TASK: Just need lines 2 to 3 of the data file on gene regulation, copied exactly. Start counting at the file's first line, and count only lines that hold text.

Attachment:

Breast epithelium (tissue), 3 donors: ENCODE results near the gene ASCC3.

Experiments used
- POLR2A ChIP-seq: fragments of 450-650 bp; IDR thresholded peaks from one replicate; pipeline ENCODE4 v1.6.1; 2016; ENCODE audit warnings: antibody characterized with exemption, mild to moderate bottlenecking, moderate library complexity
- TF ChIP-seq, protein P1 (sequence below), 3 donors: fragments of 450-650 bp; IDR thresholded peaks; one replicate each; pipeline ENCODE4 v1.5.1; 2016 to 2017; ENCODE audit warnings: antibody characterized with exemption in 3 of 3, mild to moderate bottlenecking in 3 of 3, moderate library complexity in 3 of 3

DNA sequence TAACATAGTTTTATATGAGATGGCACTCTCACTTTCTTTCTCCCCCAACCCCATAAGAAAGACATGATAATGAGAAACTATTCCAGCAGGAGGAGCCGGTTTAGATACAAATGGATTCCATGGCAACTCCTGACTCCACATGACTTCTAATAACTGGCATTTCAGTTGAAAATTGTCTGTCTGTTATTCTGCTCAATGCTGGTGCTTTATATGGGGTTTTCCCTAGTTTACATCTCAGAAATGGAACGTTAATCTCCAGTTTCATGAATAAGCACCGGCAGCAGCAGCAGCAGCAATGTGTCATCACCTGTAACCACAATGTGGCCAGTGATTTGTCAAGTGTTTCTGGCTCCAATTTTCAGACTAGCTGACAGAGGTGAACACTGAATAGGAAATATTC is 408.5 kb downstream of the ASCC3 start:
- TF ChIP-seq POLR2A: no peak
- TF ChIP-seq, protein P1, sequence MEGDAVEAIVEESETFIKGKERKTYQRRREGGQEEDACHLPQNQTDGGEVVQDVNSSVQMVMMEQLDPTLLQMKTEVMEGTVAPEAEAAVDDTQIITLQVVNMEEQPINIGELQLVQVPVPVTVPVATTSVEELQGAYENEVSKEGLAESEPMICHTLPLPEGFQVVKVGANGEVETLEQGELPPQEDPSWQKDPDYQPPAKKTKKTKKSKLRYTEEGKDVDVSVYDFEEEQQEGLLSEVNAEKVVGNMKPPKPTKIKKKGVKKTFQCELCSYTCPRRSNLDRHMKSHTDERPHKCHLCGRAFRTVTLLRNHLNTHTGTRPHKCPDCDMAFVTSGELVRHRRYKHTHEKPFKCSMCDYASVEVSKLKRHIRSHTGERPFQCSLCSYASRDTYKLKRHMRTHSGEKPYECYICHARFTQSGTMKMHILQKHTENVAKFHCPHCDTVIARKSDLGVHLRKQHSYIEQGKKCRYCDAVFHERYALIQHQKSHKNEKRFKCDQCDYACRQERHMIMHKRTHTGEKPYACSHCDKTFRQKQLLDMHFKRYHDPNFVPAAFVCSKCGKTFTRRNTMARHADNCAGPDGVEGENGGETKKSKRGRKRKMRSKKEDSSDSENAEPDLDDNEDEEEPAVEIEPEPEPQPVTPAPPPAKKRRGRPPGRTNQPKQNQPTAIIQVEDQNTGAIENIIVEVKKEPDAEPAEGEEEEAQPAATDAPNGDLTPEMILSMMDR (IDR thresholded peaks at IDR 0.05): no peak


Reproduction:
Experiments used
- POLR2A ChIP-seq: fragments of 450-650 bp; IDR thresholded peaks from one replicate; pipeline ENCODE4 v1.6.1; 2016; ENCODE audit warnings: antibody characterized with exemption, mild to moderate bottlenecking, moderate library complexity